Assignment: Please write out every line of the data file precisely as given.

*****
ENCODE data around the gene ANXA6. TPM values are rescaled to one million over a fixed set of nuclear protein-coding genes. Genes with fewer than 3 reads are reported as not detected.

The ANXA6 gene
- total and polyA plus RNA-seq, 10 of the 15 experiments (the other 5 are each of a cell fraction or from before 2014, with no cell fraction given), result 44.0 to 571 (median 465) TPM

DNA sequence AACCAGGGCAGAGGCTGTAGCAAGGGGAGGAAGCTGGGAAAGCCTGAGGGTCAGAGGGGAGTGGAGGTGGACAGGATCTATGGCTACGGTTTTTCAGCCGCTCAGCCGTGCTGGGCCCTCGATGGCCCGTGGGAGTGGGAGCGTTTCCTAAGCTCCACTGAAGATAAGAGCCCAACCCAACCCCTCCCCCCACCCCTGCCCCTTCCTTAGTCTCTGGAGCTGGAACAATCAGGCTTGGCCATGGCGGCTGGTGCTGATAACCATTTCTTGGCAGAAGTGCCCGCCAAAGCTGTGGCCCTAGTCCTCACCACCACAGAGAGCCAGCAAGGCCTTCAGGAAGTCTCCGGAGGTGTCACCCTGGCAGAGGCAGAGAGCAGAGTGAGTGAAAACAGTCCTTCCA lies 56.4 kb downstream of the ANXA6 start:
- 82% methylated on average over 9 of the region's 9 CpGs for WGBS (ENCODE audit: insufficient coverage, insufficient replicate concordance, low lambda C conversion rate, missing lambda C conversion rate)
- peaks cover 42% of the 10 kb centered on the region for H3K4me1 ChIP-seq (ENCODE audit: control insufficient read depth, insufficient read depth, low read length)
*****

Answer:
ENCODE data around the gene ANXA6. TPM values are rescaled to one million over a fixed set of nuclear protein-coding genes. Genes with fewer than 3 reads are reported as not detected.

The ANXA6 gene
- total and polyA plus RNA-seq, 10 of the 15 experiments (the other 5 are each of a cell fraction or from before 2014, with no cell fraction given), result 44.0 to 571 (median 465) TPM

DNA sequence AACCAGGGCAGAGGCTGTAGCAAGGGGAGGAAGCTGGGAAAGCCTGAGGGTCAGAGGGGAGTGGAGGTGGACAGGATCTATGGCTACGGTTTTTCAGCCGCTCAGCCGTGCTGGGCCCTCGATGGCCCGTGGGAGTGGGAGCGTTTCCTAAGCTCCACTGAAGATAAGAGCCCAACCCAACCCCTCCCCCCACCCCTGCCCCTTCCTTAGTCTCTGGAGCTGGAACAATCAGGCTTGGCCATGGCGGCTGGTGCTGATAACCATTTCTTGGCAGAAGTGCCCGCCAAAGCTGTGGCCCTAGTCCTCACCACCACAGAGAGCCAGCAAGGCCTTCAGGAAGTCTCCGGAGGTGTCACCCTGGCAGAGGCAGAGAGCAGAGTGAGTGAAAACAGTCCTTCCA lies 56.4 kb downstream of the ANXA6 start:
- 82% methylated on average over 9 of the region's 9 CpGs for WGBS (ENCODE audit: insufficient coverage, insufficient replicate concordance, low lambda C conversion rate, missing lambda C conversion rate)
- peaks cover 42% of the 10 kb centered on the region for H3K4me1 ChIP-seq (ENCODE audit: control insufficient read depth, insufficient read depth, low read length)